Down in Pessac-Léognan, Smith Haut Lafitte was the winner. This Château has really been performing at a top level in recent vintages and never seems to be out of the top three. Following their outstanding 2010 this was the second successive victory for Smith at Southwold.
And what about those First Growths? It’s such a shame that they over-cooked the prices en primeur, because they are all pretty respectable wines. Latour just edged it for me, and the group as a whole, but all of them were re-assuringly good and finished up with scores in a narrow band between 17 and 17.5.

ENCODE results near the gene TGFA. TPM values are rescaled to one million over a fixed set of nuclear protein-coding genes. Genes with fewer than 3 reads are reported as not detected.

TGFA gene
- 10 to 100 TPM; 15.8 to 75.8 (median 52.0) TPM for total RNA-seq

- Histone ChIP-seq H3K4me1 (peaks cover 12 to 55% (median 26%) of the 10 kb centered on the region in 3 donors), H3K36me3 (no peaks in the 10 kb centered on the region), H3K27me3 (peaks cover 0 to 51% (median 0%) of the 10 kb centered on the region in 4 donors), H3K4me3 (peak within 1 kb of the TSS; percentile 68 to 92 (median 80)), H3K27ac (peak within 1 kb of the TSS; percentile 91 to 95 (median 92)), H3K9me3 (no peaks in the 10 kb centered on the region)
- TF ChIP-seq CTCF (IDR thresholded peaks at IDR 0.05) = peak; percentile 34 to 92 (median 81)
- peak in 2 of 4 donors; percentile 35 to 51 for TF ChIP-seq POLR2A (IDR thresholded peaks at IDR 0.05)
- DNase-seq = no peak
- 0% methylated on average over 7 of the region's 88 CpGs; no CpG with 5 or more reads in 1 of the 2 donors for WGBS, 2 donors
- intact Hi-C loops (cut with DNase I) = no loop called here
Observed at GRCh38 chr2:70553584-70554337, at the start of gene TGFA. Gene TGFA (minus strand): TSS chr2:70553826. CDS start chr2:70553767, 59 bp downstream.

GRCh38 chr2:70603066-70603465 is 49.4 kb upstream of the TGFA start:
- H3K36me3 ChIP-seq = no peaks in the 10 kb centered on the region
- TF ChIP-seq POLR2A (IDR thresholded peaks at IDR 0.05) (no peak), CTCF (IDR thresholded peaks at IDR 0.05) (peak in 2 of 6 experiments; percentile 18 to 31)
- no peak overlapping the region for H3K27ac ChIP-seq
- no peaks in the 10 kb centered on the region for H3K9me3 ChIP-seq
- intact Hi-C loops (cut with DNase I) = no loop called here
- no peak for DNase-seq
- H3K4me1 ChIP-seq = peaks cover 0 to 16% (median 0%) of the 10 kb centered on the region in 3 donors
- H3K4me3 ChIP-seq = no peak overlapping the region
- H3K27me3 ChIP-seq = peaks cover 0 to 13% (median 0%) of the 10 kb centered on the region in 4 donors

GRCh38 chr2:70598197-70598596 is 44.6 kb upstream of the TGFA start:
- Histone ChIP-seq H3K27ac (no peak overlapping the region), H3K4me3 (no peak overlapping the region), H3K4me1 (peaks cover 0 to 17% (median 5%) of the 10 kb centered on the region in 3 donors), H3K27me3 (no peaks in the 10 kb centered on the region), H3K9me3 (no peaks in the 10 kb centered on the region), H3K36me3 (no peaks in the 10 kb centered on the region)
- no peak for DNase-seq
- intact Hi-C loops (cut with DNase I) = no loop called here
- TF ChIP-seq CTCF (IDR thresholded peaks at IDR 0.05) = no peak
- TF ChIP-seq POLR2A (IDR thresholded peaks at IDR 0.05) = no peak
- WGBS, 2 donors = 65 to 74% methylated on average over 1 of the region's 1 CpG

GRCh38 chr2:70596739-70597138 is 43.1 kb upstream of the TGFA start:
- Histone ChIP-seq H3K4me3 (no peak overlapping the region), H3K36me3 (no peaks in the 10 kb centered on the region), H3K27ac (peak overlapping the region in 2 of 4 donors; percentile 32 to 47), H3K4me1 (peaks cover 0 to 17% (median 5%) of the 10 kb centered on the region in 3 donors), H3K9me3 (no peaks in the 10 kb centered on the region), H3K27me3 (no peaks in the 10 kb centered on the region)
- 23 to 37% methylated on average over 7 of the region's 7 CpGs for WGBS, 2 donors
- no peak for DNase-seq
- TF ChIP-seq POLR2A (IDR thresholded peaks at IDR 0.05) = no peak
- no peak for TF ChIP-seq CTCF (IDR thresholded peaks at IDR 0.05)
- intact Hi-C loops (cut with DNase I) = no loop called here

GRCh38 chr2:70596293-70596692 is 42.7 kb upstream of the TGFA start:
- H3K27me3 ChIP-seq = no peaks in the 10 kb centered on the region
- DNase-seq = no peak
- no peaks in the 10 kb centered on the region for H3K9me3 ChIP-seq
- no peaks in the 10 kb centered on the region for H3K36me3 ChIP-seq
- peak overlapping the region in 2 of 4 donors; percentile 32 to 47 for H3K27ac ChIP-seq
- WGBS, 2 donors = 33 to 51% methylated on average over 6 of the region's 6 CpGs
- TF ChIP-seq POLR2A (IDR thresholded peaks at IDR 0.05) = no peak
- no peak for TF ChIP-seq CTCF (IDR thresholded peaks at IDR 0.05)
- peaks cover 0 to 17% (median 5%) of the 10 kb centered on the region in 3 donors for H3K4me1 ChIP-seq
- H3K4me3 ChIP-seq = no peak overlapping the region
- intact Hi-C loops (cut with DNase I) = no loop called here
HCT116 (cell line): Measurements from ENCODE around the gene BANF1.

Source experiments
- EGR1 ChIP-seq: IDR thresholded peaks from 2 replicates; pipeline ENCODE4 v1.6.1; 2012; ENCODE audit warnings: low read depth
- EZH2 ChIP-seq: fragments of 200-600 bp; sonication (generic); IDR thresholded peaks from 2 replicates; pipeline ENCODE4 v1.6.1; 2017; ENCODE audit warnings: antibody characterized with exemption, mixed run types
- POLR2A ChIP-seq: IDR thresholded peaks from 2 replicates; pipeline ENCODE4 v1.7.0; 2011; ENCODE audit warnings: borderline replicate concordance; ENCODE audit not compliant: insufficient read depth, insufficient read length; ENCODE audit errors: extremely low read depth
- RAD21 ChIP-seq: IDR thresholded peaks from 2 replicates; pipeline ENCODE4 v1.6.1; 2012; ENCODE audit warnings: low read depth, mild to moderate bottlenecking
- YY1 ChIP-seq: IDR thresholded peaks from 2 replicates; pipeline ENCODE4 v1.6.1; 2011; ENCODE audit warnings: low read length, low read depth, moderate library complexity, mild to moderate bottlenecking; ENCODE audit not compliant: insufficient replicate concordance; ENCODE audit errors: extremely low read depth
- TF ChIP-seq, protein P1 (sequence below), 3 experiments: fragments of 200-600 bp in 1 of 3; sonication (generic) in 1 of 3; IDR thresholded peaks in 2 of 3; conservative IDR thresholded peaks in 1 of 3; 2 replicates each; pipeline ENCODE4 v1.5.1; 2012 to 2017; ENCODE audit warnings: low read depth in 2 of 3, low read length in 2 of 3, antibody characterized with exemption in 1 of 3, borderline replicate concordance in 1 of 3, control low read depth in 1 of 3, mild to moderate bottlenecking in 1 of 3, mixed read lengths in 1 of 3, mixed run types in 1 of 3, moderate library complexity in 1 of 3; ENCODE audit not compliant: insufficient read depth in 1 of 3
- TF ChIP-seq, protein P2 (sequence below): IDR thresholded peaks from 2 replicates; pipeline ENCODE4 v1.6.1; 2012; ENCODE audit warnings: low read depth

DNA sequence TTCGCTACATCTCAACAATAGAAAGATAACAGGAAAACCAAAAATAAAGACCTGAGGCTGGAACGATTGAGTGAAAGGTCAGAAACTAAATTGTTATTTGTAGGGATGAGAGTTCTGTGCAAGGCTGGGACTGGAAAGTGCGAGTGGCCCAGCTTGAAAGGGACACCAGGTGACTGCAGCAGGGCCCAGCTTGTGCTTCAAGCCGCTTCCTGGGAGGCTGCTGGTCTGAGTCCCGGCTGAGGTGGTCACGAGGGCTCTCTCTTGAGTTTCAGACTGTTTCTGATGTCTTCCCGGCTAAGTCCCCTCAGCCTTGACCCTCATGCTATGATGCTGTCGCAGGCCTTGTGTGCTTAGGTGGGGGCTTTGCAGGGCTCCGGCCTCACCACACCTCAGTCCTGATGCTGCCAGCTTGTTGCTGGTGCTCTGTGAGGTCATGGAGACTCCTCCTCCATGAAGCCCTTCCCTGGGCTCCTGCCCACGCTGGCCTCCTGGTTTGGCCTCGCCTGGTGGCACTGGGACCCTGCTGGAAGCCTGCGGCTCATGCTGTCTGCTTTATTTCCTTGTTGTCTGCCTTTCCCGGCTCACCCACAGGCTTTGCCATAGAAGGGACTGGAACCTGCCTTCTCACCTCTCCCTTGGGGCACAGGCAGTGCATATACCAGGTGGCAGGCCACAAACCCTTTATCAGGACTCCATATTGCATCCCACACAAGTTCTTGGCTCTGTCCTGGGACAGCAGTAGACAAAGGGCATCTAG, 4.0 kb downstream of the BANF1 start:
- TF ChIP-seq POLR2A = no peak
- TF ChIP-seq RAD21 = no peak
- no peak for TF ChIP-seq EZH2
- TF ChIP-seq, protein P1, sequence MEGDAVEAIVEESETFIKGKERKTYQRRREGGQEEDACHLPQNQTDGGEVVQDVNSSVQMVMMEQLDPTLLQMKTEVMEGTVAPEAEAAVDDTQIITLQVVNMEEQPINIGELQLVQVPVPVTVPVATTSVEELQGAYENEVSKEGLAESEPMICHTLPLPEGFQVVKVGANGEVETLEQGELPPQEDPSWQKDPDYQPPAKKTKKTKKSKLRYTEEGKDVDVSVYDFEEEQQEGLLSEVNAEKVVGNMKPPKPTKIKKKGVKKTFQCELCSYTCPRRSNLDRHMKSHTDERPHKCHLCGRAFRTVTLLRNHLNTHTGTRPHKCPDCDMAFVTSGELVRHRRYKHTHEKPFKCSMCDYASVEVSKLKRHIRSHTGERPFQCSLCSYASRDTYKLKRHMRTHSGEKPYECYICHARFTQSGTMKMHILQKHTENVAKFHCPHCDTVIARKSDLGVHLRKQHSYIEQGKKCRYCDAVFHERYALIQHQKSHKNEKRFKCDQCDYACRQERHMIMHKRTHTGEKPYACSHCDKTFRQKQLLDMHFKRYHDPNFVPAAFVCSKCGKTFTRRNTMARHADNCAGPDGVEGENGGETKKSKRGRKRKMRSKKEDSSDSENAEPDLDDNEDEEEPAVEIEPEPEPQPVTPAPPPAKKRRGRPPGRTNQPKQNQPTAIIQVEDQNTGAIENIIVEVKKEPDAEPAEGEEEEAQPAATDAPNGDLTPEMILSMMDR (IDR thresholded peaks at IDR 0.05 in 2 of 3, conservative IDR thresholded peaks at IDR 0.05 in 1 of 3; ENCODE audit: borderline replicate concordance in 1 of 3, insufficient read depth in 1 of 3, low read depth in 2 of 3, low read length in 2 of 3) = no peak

All in all, this was an unexciting tasting but, after two amazing years in 2009 and 2010, it was inevitable that 2011 was going to be an anti-climax. Given some time in bottle for the tannins to soften, some of these will turn out to be decent wines – proper claret - that should appeal to the British palate. My top tips for quality and value for money would be Les Cruzelles, Pichon Baron, Smith Haut Lafitte, Léoville Poyferré and d'Issan.